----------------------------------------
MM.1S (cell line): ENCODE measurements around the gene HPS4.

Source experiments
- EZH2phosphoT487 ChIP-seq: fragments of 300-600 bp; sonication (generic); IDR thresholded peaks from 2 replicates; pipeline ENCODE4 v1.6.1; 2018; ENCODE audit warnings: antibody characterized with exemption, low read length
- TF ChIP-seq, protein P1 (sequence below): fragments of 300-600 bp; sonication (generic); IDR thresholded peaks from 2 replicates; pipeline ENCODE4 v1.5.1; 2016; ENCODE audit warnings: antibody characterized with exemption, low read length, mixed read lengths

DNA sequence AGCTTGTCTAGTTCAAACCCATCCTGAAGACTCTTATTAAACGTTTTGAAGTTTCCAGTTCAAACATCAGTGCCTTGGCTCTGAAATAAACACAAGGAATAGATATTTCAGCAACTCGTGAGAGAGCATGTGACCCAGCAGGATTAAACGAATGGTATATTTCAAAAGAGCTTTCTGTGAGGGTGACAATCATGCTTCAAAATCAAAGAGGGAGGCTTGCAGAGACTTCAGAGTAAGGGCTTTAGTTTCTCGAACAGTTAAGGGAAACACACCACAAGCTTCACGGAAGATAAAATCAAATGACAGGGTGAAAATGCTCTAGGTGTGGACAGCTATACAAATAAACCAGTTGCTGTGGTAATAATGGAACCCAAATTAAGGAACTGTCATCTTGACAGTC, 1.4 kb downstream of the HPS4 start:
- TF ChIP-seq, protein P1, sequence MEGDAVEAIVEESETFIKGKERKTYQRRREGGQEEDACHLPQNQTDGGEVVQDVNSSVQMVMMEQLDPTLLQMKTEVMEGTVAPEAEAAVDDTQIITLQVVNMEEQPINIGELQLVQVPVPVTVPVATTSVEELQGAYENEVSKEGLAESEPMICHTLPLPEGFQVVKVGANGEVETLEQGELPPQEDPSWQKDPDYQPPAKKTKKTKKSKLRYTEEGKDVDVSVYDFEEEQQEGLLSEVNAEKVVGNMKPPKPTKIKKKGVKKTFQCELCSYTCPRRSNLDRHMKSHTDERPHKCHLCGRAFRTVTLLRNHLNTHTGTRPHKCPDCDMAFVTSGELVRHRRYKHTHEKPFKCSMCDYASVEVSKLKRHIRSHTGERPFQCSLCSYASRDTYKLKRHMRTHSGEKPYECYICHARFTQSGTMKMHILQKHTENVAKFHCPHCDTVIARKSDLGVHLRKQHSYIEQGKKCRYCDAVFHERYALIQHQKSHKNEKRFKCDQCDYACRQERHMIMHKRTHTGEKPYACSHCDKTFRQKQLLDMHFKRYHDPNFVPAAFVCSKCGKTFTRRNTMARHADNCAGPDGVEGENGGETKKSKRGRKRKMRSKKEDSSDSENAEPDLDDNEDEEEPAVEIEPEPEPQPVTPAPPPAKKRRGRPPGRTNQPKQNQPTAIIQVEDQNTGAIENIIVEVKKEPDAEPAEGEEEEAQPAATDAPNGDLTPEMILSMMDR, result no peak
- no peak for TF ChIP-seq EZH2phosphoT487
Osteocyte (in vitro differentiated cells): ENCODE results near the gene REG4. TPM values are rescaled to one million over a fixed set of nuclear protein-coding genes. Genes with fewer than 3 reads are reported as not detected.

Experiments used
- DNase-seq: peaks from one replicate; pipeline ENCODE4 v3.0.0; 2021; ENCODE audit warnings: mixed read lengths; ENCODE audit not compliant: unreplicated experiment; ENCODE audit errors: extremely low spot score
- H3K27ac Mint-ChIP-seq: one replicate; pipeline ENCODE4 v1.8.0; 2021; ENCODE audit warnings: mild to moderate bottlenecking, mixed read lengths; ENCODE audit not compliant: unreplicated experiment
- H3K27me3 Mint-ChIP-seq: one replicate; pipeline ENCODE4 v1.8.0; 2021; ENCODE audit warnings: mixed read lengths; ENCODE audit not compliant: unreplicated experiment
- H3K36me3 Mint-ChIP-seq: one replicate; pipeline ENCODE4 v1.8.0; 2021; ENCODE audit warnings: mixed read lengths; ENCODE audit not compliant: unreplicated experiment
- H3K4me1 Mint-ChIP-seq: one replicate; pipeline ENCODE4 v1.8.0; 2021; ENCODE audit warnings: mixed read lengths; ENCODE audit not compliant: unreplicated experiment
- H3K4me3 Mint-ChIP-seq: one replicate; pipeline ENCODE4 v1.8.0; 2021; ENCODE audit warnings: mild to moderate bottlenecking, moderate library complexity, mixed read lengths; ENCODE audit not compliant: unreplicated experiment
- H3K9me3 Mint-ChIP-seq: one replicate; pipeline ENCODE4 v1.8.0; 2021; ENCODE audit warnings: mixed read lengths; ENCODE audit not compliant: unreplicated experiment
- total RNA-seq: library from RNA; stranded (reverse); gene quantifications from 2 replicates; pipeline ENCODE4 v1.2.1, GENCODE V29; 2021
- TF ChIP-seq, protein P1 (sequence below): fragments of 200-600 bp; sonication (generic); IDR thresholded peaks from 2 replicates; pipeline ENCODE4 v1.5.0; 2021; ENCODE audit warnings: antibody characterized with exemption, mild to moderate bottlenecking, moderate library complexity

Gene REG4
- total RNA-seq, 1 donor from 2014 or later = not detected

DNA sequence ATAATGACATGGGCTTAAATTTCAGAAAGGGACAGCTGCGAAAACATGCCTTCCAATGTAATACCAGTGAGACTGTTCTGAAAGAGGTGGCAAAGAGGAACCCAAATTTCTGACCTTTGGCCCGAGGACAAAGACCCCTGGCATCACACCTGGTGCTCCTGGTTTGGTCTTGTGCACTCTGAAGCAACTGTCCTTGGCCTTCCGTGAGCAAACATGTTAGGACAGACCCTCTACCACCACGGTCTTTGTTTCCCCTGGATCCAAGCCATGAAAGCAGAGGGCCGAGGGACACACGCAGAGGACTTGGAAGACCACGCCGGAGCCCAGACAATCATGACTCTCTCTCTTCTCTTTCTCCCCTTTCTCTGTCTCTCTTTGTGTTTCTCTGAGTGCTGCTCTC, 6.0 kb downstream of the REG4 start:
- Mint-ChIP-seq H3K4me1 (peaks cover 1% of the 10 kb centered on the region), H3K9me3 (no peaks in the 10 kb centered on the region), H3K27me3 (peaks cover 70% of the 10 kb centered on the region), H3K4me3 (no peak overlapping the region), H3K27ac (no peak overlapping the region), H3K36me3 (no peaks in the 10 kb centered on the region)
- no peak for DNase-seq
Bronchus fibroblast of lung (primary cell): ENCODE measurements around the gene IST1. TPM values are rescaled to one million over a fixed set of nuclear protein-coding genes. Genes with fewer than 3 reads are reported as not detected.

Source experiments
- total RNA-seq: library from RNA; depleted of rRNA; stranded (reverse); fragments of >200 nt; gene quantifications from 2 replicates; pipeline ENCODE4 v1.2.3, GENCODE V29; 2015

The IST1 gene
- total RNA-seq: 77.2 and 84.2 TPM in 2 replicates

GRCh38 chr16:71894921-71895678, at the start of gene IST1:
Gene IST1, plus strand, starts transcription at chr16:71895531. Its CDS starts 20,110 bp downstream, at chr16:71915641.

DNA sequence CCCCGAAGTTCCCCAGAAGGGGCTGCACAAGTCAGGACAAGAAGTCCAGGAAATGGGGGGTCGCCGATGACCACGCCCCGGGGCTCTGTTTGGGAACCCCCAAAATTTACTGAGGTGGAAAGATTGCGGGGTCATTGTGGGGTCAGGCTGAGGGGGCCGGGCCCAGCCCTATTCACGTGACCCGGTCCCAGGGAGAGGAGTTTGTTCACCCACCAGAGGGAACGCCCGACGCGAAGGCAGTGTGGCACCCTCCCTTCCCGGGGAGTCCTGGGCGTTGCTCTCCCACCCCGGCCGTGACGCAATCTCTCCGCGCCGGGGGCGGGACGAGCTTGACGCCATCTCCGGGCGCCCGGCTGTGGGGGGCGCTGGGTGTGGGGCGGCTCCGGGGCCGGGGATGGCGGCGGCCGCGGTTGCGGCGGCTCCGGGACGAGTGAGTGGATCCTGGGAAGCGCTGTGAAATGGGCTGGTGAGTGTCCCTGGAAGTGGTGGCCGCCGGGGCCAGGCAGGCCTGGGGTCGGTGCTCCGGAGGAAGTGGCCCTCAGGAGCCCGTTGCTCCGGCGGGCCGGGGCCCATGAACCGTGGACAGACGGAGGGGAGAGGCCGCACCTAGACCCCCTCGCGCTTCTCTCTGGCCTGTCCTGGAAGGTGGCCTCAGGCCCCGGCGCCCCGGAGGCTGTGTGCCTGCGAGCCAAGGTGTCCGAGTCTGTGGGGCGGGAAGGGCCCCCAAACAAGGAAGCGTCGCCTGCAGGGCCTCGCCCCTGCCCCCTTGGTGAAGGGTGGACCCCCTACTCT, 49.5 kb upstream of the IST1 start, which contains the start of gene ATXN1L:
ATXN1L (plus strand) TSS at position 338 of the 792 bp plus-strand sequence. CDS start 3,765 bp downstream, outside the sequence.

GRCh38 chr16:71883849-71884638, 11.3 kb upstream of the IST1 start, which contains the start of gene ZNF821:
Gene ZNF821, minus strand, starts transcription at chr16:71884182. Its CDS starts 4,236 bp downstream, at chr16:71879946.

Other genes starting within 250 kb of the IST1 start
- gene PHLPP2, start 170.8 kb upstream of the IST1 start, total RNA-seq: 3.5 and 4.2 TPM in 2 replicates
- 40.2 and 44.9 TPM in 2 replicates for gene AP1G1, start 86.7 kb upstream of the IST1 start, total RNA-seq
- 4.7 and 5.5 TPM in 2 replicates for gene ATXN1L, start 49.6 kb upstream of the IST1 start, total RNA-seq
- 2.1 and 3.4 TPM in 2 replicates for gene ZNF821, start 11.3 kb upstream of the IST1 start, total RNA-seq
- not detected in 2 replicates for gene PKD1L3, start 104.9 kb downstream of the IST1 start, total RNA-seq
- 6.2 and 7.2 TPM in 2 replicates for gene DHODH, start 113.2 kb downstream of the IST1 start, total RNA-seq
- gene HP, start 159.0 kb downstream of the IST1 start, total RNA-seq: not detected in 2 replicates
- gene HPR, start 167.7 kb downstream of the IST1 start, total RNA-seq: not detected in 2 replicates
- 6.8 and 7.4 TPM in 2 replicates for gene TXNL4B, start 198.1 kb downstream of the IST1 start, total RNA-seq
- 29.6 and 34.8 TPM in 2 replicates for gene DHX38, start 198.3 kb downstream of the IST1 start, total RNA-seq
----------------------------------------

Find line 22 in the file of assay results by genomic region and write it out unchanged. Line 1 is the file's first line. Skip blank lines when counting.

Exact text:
- Mint-ChIP-seq H3K4me1 (peaks cover 1% of the 10 kb centered on the region), H3K9me3 (no peaks in the 10 kb centered on the region), H3K27me3 (peaks cover 70% of the 10 kb centered on the region), H3K4me3 (no peak overlapping the region), H3K27ac (no peak overlapping the region), H3K36me3 (no peaks in the 10 kb centered on the region)